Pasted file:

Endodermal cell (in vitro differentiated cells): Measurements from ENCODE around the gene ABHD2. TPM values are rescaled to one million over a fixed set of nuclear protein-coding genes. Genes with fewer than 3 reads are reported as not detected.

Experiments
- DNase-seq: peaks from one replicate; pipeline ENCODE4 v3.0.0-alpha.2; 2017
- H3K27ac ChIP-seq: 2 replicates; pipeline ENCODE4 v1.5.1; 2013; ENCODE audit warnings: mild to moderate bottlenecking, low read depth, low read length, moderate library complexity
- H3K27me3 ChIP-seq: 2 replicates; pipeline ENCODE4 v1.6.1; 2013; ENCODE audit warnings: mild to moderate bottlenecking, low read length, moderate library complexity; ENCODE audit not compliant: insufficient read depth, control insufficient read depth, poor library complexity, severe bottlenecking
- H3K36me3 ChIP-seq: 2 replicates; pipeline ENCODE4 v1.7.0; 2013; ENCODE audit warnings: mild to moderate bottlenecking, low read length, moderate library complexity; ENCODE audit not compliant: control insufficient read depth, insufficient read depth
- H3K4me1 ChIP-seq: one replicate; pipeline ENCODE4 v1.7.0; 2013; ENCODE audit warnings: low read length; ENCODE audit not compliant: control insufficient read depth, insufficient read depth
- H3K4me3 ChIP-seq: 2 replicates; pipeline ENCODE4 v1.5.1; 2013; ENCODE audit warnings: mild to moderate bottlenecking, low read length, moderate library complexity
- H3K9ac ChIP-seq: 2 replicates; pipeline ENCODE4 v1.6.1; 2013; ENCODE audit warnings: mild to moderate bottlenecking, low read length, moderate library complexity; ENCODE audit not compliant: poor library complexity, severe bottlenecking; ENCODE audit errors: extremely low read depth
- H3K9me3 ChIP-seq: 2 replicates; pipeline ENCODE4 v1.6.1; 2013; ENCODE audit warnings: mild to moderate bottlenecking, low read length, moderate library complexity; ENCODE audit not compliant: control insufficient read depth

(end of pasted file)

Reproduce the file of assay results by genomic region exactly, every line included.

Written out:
Endodermal cell (in vitro differentiated cells): Measurements from ENCODE around the gene ABHD2. TPM values are rescaled to one million over a fixed set of nuclear protein-coding genes. Genes with fewer than 3 reads are reported as not detected.

Experiments
- DNase-seq: peaks from one replicate; pipeline ENCODE4 v3.0.0-alpha.2; 2017
- H3K27ac ChIP-seq: 2 replicates; pipeline ENCODE4 v1.5.1; 2013; ENCODE audit warnings: mild to moderate bottlenecking, low read depth, low read length, moderate library complexity
- H3K27me3 ChIP-seq: 2 replicates; pipeline ENCODE4 v1.6.1; 2013; ENCODE audit warnings: mild to moderate bottlenecking, low read length, moderate library complexity; ENCODE audit not compliant: insufficient read depth, control insufficient read depth, poor library complexity, severe bottlenecking
- H3K36me3 ChIP-seq: 2 replicates; pipeline ENCODE4 v1.7.0; 2013; ENCODE audit warnings: mild to moderate bottlenecking, low read length, moderate library complexity; ENCODE audit not compliant: control insufficient read depth, insufficient read depth
- H3K4me1 ChIP-seq: one replicate; pipeline ENCODE4 v1.7.0; 2013; ENCODE audit warnings: low read length; ENCODE audit not compliant: control insufficient read depth, insufficient read depth
- H3K4me3 ChIP-seq: 2 replicates; pipeline ENCODE4 v1.5.1; 2013; ENCODE audit warnings: mild to moderate bottlenecking, low read length, moderate library complexity
- H3K9ac ChIP-seq: 2 replicates; pipeline ENCODE4 v1.6.1; 2013; ENCODE audit warnings: mild to moderate bottlenecking, low read length, moderate library complexity; ENCODE audit not compliant: poor library complexity, severe bottlenecking; ENCODE audit errors: extremely low read depth
- H3K9me3 ChIP-seq: 2 replicates; pipeline ENCODE4 v1.6.1; 2013; ENCODE audit warnings: mild to moderate bottlenecking, low read length, moderate library complexity; ENCODE audit not compliant: control insufficient read depth